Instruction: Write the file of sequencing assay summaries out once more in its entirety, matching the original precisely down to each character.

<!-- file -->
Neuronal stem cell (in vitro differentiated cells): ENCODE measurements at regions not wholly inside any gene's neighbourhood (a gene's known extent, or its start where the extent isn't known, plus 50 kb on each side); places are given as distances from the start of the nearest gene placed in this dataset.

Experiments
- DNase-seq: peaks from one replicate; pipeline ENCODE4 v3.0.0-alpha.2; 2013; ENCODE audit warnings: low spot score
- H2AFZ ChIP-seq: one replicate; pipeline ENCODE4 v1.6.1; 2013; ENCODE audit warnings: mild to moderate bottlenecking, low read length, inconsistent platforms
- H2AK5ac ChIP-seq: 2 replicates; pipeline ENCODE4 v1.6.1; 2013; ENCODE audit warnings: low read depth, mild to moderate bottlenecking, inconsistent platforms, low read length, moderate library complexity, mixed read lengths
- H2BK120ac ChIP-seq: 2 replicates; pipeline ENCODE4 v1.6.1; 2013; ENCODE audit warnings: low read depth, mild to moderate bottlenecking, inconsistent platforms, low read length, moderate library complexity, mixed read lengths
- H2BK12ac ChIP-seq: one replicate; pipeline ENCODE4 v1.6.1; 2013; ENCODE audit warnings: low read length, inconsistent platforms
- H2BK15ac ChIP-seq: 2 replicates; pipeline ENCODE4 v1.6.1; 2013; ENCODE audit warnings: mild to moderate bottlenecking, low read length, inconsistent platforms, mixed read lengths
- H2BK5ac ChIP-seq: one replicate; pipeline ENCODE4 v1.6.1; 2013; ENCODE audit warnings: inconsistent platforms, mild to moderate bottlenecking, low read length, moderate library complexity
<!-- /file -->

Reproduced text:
Neuronal stem cell (in vitro differentiated cells): ENCODE measurements at regions not wholly inside any gene's neighbourhood (a gene's known extent, or its start where the extent isn't known, plus 50 kb on each side); places are given as distances from the start of the nearest gene placed in this dataset.

Experiments
- DNase-seq: peaks from one replicate; pipeline ENCODE4 v3.0.0-alpha.2; 2013; ENCODE audit warnings: low spot score
- H2AFZ ChIP-seq: one replicate; pipeline ENCODE4 v1.6.1; 2013; ENCODE audit warnings: mild to moderate bottlenecking, low read length, inconsistent platforms
- H2AK5ac ChIP-seq: 2 replicates; pipeline ENCODE4 v1.6.1; 2013; ENCODE audit warnings: low read depth, mild to moderate bottlenecking, inconsistent platforms, low read length, moderate library complexity, mixed read lengths
- H2BK120ac ChIP-seq: 2 replicates; pipeline ENCODE4 v1.6.1; 2013; ENCODE audit warnings: low read depth, mild to moderate bottlenecking, inconsistent platforms, low read length, moderate library complexity, mixed read lengths
- H2BK12ac ChIP-seq: one replicate; pipeline ENCODE4 v1.6.1; 2013; ENCODE audit warnings: low read length, inconsistent platforms
- H2BK15ac ChIP-seq: 2 replicates; pipeline ENCODE4 v1.6.1; 2013; ENCODE audit warnings: mild to moderate bottlenecking, low read length, inconsistent platforms, mixed read lengths
- H2BK5ac ChIP-seq: one replicate; pipeline ENCODE4 v1.6.1; 2013; ENCODE audit warnings: inconsistent platforms, mild to moderate bottlenecking, low read length, moderate library complexity